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Blessington CC creates a live burning phoenix in response to Covid pandemic

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Dylan Friel, Finn Jordan, Finn Behan, Katie McNally and Jack McManus at Blessington Community College.

Dylan Friel, Finn Jordan, Finn Behan, Katie McNally and Jack McManus at Blessington Community College.

Students watching as the Phoenix sculpture burns.

Students watching as the Phoenix sculpture burns.

The Phoenix before it was set on fire.

The Phoenix before it was set on fire.

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Dylan Friel, Finn Jordan, Finn Behan, Katie McNally and Jack McManus at Blessington Community College.

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MONTHS of hard-work culminated on Wednesday as students from Blessington Community College set alight a larger-than-life sculpture of a Phoenix in mid-air, suspended high on a wire in the school grounds.

The past two-years have proved difficult for all students due to the Covid pandemic, and second-year art students from Blessington Community College decided to express their feelings by developing the ‘Phoenix Project’. They commenced in January by designing and building a large-scale sculpture of a Phoenix.

“The sculpture is made from Papier Mache on a chicken wireframe,” explained art teacher Turlough O’Donnell

“Using Newspapers collected over the last two years, the final skin of the sculpture was made up of headlines associated with the Pandemic. These headlines are still visible on the surface of the finished work. The students also invited all year groups and classes in the school to write a note on a yellow post-it which expressed their individual experiences.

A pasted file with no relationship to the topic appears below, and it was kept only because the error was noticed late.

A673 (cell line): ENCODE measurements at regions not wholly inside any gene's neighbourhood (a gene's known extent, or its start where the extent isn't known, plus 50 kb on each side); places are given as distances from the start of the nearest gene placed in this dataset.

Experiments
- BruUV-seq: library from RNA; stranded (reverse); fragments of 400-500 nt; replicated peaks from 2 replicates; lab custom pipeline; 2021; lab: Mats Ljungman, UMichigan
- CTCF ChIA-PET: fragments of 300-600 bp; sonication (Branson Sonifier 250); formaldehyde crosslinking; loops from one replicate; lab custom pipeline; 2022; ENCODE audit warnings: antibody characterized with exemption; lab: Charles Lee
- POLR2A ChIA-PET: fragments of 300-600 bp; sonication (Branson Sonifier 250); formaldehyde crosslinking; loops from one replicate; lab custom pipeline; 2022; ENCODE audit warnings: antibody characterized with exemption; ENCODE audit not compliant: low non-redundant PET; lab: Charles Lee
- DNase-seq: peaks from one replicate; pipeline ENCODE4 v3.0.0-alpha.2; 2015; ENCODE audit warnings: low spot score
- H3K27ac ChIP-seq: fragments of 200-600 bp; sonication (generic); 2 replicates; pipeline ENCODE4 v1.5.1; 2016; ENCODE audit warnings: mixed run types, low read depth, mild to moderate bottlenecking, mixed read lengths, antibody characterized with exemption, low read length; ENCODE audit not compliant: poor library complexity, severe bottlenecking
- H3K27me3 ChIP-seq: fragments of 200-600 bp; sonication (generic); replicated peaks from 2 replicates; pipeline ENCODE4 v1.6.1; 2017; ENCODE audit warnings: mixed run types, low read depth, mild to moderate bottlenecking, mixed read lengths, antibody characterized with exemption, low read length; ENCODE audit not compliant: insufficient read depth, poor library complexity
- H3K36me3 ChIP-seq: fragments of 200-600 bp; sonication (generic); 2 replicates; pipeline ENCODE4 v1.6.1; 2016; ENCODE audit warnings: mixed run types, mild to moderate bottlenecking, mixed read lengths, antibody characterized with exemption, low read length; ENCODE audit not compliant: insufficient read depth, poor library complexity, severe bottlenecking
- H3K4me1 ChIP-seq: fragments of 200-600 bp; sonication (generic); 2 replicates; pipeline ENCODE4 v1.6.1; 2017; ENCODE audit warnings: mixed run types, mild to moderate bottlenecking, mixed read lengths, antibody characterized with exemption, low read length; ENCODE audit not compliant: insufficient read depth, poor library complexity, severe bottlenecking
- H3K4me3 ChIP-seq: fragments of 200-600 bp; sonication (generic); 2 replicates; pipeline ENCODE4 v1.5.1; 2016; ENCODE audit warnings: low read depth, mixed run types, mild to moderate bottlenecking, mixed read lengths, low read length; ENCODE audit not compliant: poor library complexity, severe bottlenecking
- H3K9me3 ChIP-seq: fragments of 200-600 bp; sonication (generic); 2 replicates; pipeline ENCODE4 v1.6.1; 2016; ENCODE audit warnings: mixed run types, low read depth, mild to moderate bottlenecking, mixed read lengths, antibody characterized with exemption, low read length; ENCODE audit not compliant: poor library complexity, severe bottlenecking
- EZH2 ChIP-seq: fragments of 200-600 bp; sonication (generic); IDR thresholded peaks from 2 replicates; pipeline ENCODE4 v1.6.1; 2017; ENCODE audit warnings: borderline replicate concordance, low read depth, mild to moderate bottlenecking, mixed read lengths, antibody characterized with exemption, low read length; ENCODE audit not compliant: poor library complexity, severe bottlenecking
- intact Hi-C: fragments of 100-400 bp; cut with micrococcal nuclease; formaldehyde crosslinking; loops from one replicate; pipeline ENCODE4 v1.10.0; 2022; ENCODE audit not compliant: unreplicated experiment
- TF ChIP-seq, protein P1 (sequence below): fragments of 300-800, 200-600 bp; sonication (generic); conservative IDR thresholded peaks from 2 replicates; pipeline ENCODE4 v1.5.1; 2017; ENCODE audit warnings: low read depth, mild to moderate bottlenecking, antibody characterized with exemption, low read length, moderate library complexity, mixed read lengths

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“This note could represent frustration or hope for the future. Around 500 notes were collected and these were then transformed into yellow feathers and were glued to the underside of the wings. The paper was folded first so that the message remained private and cannot be seen or read.”

Once the sculpture was complete, it was suspended in the school concourse for all to see, in preparation for burning it on Wednesday. At 12.45 p.m. students Meerab Fiaz, Tessa Karels and Holly O’Reilly introduced the event to the entire school population who had assembled outside the main school building. They explained the background to the project and how it developed. Then the three girls, along with Ceadan Ashe and Adam Willoughby, took giant flaming torches and lit the sculpture of the Phoenix.

The sculpture burst into flame and after about five minutes of intense burning it was completely gone. In the fire-pit just below the sculpture the students had placed a large ceramic egg which was removed from the fire and placed in the schools special display cabinet.

This egg which symbolises new life will be kept in the school as a constant reminder of this event and of the pandemic which has been part of all our lives for the last two years.

As a safety measure a local fire engine was on standby manned by school caretaker Donal Rossiter who is a member of the Blessington Fire Service. His knowledge and expertise were an essential part of the success of the project.


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